The objection itself (assuming it to have been seasonably made) was properly overruled. When the defendant took the witness-stand in his own behalf he subjected himself to possible impeachment in the mode authorized by section 2051 of the Code of Civil Procedure ( People v. Hickman, 113 Cal. 80, [45 P. 175]; People v. Mayes, 113 Cal. 624, [45 P. 860]); and therefore, notwithstanding defendant's confession of a prior conviction, it was proper on cross-examination, for the purpose of impeachment, to ask him if he had ever been convicted of a felony. ( People v. Crowley, 100 Cal. 479, [35 P. 84]; People v. Arnold, 116 Cal. 686, [48 P. 803].)
The criticism of the trial court's explanation of the phrase "evidence in the case," as used in the usual and approved definition of a reasonable doubt, is hypercritical, and does not require extended notice.
Charles F. Waller, the messenger of the Savings and Loan Society, was called as a witness for the people, and without objection testified that he saw the check in question on the twelfth day of April, 1910. At this point the following occurred:
"Mr. Berry (for the people): Q. Where did you see it?
"Mr. Ross (for the defense): We want to interpose an objection now in advance as to anything that was done with this check after the 11th.
"The Court: The objection is overruled."
The witness answered this question, and then, in response to further questions of the district attorney, and without any further objection or attempted objection from the defense, testified in substance that he presented the check to the International Banking Corporation for collection and that payment was refused. This, and everything else testified to by the witness as having been said and done by him and others in an effort to collect the check, was not said or done in the presence of the defendant. In a word, all of the evidence elicited from the witness was clearly hearsay, and therefore incompetent. When the witness referred to concluded his testimony a motion was made by the defense to strike out the evidence given "upon the ground that he was attempting to testify to facts that occurred after the commission of the offense." This motion was eventually denied.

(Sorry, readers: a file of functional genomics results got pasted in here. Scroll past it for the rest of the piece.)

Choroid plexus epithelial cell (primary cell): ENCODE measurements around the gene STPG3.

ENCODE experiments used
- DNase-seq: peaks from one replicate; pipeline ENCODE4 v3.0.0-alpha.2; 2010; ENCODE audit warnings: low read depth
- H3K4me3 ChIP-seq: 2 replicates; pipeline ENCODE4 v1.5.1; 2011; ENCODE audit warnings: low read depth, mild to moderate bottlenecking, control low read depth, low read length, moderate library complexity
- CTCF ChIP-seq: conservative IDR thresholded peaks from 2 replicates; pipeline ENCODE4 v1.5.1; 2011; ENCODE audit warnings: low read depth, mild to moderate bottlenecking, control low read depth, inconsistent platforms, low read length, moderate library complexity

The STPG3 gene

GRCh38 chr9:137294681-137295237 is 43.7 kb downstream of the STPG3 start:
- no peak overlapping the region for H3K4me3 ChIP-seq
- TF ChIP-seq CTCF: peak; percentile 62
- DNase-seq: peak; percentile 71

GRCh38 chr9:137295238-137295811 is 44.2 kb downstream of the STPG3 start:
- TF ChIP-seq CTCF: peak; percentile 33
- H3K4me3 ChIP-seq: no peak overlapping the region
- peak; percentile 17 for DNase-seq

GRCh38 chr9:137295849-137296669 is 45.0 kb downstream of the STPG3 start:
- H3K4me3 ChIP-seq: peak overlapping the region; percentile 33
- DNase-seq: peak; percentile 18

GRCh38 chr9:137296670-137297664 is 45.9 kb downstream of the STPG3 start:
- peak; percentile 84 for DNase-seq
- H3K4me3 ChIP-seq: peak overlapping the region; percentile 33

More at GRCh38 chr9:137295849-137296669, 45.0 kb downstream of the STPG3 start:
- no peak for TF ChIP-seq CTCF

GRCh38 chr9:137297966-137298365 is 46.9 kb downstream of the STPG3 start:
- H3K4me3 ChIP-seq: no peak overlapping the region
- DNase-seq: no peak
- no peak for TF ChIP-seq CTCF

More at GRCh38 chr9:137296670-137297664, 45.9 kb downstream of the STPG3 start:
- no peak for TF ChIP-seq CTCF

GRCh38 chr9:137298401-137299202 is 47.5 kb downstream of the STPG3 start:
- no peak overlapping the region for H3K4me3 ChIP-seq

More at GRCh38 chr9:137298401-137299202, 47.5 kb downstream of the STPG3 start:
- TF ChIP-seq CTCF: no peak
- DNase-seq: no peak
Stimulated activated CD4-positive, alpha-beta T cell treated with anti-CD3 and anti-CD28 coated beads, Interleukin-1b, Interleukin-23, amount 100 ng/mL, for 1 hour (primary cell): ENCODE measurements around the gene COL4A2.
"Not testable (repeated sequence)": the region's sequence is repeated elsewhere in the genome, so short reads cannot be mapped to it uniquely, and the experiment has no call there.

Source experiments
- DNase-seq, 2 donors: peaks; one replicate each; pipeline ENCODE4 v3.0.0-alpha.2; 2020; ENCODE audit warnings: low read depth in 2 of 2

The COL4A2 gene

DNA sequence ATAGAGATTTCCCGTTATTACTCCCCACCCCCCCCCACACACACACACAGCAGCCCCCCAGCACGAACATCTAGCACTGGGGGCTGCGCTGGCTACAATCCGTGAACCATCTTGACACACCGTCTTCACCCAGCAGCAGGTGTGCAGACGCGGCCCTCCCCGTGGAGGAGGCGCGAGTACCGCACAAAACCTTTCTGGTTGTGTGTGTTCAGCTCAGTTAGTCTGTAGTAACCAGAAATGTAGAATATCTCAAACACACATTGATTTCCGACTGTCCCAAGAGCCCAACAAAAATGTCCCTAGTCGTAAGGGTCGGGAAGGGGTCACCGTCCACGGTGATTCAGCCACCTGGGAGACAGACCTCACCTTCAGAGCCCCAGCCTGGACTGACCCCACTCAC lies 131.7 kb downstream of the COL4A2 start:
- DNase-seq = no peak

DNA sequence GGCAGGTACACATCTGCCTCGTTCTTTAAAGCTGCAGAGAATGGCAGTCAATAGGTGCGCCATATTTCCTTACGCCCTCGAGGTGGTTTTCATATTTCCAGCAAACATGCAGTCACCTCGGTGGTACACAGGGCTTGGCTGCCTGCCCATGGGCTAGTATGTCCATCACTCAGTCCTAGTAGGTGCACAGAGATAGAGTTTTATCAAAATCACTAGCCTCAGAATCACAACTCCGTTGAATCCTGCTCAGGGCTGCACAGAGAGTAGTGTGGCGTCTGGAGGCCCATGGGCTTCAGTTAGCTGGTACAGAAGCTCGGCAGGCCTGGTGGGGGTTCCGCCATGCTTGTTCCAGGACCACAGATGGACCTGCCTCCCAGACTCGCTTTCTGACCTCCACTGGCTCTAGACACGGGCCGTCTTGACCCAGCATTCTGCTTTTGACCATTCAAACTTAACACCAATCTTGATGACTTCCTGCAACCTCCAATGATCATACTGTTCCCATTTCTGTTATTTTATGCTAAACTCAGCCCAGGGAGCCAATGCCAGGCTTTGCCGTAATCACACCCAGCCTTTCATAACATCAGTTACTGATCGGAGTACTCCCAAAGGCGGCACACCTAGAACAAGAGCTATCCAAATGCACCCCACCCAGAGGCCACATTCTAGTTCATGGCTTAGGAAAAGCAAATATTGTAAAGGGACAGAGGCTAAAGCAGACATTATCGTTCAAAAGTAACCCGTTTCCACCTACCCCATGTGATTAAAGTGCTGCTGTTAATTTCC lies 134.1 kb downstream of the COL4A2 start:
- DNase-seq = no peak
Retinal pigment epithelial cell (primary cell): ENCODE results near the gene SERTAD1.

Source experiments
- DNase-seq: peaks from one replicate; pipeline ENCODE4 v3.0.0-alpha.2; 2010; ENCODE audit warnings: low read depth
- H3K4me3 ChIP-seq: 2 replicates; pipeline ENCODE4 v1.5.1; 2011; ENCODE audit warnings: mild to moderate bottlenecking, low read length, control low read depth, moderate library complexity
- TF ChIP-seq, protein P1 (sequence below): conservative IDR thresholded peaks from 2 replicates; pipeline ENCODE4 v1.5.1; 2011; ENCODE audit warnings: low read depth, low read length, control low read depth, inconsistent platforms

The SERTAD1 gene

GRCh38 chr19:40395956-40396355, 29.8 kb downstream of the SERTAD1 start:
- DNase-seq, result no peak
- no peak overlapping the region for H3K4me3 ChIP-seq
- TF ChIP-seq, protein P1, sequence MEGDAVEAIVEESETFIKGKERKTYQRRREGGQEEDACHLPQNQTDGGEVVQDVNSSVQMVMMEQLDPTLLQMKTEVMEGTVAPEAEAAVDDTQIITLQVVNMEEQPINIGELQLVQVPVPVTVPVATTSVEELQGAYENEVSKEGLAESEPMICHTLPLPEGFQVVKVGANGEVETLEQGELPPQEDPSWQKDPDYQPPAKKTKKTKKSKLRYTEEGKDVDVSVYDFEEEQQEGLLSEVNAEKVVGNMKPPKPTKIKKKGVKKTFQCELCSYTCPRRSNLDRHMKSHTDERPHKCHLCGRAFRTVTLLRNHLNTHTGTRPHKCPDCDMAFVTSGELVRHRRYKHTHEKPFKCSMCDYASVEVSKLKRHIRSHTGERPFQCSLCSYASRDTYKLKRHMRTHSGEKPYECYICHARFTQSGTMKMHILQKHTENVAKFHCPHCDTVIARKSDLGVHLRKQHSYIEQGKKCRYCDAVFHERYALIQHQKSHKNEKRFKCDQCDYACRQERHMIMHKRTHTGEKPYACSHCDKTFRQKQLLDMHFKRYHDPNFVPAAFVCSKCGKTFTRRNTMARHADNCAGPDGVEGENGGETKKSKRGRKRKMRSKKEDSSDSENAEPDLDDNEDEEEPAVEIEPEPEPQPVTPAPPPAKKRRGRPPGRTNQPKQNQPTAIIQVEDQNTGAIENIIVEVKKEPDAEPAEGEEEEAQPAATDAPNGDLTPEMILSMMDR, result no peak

Evidence of the nonpayment of the check, and of the fact that Robert D. Metcalf did not have an account with the International Banking Corporation, was admissible ( Williams v. State, 126 Ala. 57, [28 So. 632]; People v. Tollefson, 145 Mich. 444, [108 N.W. 751]); but hearsay testimony was not competent to establish these facts. However, treating the objection as a timely one, and conceding the testimony to be hearsay, and therefore incompetent, the court did not err in its ruling, because neither incompetency nor any other legal ground of objection was specifically stated. ( People v. Chee Kee, 61 Cal. 404.) It was not error for the court to refuse to strike out the evidence in question. A motion to strike out evidence must be based upon an objection previously stated. ( People v. Long, 43 Cal. 444; People v. Rolfe, 61 Cal. 542.) This, of course, assumes that an opportunity to object presented itself, as it did in this case. Failure to specify the grounds of an objection is in effect a waiver of the objection ( People v. Baird, 105 Cal. 126, [38 P. 633]), and therefore in this case the motion to strike out was without the foundation of a valid objection to support it, and was properly denied. ( People v. Nelson, 85 Cal. 428, [24 P. 1006].)